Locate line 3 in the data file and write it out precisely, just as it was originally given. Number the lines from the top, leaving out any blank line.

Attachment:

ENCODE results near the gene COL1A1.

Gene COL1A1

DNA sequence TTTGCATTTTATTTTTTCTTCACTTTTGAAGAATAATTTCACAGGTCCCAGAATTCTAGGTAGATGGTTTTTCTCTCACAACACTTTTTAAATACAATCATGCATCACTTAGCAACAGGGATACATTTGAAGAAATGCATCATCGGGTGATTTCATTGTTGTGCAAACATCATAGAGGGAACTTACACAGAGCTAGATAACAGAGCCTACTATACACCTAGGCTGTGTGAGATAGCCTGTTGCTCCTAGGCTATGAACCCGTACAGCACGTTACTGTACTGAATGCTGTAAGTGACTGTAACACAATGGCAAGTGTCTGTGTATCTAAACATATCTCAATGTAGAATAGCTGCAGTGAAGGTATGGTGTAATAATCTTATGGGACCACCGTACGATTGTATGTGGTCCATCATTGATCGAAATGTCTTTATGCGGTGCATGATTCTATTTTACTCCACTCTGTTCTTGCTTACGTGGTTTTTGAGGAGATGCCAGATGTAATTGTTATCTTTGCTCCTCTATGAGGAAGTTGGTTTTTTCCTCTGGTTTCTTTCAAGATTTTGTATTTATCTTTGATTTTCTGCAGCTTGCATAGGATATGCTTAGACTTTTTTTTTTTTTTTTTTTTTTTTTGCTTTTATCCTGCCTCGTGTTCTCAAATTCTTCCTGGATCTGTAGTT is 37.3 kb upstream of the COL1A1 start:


DNA sequence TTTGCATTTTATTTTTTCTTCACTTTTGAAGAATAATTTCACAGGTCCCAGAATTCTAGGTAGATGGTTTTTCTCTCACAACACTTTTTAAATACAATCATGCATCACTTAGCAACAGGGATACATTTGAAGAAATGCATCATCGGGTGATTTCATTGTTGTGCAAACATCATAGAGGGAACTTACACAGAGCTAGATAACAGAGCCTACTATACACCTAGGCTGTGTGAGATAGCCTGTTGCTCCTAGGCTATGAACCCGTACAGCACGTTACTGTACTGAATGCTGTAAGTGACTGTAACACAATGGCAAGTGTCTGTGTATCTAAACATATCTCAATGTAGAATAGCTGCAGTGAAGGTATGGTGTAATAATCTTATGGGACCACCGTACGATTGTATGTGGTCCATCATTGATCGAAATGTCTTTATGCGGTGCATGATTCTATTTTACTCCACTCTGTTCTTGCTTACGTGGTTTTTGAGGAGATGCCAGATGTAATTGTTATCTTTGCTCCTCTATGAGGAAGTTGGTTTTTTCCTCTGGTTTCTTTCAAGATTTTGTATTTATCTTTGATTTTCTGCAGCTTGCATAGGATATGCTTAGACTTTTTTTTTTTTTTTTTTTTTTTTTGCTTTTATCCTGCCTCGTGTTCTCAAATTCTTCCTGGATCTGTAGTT is 37.3 kb upstream of the COL1A1 start: